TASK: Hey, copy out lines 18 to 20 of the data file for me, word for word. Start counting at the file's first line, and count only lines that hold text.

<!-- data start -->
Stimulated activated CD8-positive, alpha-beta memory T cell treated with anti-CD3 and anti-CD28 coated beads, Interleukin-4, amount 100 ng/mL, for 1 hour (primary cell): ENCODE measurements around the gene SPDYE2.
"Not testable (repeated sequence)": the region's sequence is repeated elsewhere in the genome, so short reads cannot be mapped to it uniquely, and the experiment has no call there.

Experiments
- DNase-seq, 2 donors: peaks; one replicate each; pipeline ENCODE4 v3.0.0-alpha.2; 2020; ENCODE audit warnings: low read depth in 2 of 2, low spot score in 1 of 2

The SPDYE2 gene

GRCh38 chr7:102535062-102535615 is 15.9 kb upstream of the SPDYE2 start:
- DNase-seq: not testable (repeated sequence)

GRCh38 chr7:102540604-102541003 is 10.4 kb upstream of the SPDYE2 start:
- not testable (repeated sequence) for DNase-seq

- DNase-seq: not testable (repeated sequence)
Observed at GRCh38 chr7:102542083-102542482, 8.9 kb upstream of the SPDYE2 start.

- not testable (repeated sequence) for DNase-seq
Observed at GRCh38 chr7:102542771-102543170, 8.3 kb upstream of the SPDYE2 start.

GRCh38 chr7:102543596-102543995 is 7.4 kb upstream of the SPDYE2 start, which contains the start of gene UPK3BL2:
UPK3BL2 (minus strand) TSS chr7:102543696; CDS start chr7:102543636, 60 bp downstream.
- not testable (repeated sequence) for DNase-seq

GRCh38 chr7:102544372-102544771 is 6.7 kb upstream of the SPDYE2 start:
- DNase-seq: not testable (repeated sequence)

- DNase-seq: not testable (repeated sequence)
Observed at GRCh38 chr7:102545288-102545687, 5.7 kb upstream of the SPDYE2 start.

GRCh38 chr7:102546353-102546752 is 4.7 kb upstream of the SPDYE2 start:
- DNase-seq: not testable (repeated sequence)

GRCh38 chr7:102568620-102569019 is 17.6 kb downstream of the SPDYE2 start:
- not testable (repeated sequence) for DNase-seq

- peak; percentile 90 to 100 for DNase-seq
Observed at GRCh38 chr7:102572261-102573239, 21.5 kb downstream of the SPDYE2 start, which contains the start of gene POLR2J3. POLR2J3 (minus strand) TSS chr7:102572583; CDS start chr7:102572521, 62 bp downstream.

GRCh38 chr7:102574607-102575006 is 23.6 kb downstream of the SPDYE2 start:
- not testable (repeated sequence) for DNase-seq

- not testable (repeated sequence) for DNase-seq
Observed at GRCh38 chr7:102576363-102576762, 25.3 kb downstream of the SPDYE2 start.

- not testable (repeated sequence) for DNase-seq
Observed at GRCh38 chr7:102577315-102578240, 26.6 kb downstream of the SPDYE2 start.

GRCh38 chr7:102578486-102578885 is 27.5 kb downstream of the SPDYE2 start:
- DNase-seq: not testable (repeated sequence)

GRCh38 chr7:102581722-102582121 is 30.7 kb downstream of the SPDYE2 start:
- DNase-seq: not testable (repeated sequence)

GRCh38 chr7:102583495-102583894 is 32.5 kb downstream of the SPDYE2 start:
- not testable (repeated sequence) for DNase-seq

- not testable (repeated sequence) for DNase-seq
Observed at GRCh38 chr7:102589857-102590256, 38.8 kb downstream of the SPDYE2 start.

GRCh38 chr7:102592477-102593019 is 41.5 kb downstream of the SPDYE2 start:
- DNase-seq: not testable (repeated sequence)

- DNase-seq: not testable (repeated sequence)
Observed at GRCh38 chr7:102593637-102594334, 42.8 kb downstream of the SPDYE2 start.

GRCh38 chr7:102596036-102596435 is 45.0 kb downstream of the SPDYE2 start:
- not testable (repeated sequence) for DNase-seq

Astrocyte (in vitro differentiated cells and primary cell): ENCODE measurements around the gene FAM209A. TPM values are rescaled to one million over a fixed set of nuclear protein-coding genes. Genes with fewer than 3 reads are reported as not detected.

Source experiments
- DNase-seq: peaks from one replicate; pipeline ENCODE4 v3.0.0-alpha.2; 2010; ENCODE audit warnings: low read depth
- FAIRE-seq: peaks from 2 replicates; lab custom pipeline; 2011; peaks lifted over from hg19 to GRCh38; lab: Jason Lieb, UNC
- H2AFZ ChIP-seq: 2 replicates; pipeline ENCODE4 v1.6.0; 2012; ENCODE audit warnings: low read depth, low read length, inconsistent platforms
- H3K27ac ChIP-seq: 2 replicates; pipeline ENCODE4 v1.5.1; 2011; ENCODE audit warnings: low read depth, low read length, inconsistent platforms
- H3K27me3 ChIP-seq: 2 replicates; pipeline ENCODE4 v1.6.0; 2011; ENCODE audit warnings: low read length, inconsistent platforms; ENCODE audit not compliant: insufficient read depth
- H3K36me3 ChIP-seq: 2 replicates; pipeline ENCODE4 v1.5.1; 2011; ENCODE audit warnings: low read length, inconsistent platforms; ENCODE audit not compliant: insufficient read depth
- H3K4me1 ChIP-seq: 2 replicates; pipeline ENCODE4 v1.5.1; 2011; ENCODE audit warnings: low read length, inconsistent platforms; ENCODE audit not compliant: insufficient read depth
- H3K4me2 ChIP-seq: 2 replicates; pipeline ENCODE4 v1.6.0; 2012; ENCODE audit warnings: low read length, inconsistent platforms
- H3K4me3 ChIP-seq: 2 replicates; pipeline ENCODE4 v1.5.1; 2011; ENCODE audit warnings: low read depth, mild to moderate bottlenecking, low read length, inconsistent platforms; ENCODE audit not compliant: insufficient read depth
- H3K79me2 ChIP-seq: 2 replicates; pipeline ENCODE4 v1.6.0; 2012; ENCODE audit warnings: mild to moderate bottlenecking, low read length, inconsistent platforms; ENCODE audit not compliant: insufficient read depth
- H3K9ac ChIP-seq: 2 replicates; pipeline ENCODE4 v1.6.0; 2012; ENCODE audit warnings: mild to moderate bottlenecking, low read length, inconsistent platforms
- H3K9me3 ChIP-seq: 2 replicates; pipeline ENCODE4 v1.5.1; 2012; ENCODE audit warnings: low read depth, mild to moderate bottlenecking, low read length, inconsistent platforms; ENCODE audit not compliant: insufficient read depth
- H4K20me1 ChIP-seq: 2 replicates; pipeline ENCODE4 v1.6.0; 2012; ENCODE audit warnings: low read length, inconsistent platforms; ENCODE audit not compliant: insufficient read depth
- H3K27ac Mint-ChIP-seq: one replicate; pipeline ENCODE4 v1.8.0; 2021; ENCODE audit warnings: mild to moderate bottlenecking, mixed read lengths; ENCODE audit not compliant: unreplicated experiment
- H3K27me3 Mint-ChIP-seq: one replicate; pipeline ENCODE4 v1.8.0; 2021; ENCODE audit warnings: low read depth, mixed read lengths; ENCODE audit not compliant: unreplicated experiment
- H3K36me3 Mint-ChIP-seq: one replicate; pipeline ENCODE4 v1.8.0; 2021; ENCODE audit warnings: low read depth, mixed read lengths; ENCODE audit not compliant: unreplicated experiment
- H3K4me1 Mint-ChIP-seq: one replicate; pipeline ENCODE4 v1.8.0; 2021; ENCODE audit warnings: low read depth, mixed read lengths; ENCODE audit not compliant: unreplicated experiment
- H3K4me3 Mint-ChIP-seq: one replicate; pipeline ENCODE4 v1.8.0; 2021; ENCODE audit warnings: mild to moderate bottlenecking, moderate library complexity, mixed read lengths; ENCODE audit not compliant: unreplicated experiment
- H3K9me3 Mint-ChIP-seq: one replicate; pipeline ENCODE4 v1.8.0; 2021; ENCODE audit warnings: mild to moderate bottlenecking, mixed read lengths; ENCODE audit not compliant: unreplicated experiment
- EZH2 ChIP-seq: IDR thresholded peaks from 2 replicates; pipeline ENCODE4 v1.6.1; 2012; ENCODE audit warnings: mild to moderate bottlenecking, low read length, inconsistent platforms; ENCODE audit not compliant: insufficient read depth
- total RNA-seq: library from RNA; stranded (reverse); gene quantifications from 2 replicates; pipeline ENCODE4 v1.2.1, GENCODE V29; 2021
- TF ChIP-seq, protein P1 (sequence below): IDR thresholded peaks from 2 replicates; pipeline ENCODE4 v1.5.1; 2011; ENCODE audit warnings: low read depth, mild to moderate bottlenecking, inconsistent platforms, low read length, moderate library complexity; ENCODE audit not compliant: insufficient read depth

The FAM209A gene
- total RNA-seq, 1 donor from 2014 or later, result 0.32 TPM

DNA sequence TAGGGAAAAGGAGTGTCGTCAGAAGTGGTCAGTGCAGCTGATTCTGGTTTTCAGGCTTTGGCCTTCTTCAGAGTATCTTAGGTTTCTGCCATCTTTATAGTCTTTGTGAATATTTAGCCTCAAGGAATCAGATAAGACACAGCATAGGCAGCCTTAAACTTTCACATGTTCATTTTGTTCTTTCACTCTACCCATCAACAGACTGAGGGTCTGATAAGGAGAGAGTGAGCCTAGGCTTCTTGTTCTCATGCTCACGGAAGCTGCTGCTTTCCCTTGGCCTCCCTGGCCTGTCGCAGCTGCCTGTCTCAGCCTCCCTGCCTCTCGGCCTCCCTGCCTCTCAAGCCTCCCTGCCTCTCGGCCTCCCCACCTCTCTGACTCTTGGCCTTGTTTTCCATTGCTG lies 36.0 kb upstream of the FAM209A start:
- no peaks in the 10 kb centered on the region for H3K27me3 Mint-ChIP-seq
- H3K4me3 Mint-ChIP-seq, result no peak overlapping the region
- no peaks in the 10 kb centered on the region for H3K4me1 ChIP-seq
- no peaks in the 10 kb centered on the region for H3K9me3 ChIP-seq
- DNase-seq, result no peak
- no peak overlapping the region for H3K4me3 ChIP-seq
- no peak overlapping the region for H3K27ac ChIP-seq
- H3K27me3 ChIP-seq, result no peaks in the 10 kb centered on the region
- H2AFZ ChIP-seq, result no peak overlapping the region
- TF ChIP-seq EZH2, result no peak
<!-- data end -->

- DNase-seq: not testable (repeated sequence)

- DNase-seq: not testable (repeated sequence)
Observed at GRCh38 chr7:102545288-102545687, 5.7 kb upstream of the SPDYE2 start.